The success of co-creation platforms like Threadless shows that people don’t only desire to express themselves creatively, but they also want to create together with likeminded individuals, in online and offline communities. Equally importantly, the success of co-creation projects like Yahoo’s Life in a Day shows that it’s possible to break down big creative endeavors, like making a movie or creating a product, into small tasks, inspire thousands of contributors to engage in the task, then aggregate the contributions back into a meaningful artifact.
Typically, the platform owners, or their partner organizations initiate co-creation projects, but community members can also do so. On many platforms, community members retain the right to their own contributions, but winners usually give over their rights for prize money, or licensing fees. In some cases, the initiators share the ownership of the project by releasing it under a Creative Commons license.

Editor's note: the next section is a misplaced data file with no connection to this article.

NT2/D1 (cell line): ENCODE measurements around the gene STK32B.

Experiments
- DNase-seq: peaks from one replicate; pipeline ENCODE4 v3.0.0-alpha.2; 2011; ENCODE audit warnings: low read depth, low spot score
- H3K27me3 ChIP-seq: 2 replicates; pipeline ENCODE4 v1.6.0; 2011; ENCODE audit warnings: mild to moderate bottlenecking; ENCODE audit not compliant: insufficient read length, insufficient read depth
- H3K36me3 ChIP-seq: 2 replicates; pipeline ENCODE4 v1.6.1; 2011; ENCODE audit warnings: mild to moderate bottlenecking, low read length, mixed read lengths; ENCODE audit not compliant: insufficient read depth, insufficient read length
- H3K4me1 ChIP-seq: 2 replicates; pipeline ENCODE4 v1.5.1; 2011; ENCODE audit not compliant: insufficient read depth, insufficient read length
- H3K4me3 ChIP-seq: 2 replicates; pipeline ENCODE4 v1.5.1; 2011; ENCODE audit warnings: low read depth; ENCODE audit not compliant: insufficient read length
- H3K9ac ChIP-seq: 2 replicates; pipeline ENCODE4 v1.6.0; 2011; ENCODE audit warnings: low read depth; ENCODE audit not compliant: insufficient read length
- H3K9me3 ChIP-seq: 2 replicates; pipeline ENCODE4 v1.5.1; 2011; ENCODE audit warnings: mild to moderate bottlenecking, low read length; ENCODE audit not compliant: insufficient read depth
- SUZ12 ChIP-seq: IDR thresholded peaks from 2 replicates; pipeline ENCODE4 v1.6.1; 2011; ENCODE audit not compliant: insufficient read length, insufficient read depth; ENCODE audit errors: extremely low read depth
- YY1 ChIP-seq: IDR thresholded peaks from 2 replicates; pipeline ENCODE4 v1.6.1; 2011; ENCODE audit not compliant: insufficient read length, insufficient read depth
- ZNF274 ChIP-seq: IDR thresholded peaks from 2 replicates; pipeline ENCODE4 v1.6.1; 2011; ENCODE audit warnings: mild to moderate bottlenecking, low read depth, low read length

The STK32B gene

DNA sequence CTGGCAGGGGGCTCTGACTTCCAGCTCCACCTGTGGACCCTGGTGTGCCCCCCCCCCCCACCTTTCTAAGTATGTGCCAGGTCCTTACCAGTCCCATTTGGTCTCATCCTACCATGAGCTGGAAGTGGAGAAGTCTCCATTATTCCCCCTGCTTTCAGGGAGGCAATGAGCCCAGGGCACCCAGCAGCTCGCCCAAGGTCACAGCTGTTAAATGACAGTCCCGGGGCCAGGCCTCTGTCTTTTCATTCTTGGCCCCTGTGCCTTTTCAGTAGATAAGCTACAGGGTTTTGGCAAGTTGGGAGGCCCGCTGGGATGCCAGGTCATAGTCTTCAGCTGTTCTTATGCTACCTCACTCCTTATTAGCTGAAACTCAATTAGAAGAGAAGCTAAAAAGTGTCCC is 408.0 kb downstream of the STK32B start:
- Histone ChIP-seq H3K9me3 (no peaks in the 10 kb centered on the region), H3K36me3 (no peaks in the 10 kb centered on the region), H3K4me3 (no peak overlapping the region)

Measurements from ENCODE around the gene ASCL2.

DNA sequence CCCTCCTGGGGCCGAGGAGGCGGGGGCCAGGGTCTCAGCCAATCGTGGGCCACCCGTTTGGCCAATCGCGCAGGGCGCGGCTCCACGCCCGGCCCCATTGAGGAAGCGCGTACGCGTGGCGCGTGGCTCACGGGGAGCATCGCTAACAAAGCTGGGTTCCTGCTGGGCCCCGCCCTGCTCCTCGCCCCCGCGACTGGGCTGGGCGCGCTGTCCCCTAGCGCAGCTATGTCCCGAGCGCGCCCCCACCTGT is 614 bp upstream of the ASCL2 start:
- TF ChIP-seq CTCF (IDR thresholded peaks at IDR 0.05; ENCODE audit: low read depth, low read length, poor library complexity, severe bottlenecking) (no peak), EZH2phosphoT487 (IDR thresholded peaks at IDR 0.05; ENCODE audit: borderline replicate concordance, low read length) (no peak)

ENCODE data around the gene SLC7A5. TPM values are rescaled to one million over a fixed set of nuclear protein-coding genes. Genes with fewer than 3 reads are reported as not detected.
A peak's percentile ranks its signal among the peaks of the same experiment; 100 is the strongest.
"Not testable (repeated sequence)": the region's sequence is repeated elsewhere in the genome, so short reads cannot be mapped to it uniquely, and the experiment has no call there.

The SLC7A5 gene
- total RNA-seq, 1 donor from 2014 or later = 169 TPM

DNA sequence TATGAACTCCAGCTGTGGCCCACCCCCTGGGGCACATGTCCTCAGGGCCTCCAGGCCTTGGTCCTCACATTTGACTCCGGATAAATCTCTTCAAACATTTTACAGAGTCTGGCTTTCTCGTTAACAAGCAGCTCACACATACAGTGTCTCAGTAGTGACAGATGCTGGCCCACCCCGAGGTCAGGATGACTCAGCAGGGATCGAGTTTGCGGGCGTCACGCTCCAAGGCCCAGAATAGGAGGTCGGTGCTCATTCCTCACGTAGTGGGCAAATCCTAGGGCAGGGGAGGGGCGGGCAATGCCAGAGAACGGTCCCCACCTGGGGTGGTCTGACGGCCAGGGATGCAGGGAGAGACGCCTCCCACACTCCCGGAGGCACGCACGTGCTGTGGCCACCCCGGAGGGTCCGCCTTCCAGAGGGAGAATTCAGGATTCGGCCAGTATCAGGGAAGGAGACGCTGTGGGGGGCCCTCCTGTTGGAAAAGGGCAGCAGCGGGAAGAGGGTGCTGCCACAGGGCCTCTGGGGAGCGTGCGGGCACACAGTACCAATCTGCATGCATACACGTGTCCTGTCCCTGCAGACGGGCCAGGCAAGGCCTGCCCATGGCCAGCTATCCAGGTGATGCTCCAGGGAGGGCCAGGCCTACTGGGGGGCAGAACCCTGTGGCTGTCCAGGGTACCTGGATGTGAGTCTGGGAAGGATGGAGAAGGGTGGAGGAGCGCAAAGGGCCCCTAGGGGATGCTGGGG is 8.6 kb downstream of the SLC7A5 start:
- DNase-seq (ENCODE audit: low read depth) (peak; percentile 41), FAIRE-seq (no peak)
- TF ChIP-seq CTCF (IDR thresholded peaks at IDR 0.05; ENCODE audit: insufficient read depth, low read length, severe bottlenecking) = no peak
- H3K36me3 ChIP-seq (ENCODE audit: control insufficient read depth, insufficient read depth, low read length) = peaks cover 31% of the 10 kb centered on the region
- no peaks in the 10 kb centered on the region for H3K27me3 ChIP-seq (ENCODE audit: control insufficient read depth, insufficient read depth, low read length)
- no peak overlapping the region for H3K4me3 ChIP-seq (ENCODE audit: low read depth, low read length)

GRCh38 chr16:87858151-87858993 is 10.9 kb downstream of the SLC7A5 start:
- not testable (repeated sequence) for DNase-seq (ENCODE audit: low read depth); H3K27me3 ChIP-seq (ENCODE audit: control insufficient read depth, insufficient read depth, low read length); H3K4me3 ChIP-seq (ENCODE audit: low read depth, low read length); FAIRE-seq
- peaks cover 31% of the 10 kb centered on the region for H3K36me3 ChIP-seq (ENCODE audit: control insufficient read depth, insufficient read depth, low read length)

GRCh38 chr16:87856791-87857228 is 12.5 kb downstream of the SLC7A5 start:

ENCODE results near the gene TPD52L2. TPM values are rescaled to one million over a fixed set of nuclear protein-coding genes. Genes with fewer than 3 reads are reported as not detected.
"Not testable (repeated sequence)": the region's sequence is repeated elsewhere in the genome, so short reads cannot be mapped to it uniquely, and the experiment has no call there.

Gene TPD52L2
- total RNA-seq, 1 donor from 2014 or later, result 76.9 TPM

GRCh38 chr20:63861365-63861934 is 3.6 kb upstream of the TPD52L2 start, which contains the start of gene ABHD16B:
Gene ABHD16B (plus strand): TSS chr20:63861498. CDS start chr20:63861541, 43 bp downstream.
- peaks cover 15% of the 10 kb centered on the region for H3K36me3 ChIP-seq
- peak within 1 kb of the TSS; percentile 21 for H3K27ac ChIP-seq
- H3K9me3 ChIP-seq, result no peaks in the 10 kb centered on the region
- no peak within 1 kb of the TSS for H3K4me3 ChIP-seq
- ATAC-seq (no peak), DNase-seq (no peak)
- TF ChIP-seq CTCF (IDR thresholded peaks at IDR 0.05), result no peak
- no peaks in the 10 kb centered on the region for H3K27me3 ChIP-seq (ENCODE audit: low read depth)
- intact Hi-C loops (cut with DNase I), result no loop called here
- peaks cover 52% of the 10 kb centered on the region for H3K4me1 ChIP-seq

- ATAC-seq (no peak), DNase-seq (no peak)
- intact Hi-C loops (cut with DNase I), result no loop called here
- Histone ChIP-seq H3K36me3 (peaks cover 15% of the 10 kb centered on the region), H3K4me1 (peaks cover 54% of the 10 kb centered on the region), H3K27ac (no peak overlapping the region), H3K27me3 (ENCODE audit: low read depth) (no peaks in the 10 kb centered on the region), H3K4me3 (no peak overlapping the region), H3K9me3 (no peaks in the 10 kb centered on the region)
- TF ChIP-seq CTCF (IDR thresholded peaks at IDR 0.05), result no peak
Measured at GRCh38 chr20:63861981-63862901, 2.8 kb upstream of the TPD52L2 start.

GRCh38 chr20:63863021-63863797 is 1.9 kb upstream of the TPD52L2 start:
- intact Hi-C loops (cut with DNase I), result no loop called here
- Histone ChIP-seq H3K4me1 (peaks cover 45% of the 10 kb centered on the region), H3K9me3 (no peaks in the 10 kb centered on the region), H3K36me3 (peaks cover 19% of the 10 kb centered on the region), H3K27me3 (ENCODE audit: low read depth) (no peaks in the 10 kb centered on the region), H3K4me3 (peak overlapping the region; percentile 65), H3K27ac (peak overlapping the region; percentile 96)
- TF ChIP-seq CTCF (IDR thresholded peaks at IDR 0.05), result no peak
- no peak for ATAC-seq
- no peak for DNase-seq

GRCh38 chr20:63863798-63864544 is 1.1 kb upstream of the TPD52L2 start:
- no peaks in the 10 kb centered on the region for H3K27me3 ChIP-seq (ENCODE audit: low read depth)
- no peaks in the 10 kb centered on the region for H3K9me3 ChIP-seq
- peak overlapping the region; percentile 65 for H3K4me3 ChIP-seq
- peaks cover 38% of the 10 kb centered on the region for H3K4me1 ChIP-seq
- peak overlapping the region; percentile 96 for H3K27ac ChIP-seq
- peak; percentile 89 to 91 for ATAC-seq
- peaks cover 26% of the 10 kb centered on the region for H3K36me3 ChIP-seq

Most co-creation platforms enable community members to submit contributions, activate their social networks, and rate, vote and comment on contributions. Some also provide gamification features like points and levels to encourage community members to participate more. A few platforms also enable community members to collaborate with others and form teams. Finally, some platforms are more restrictive, and only allow community members to vote on options.
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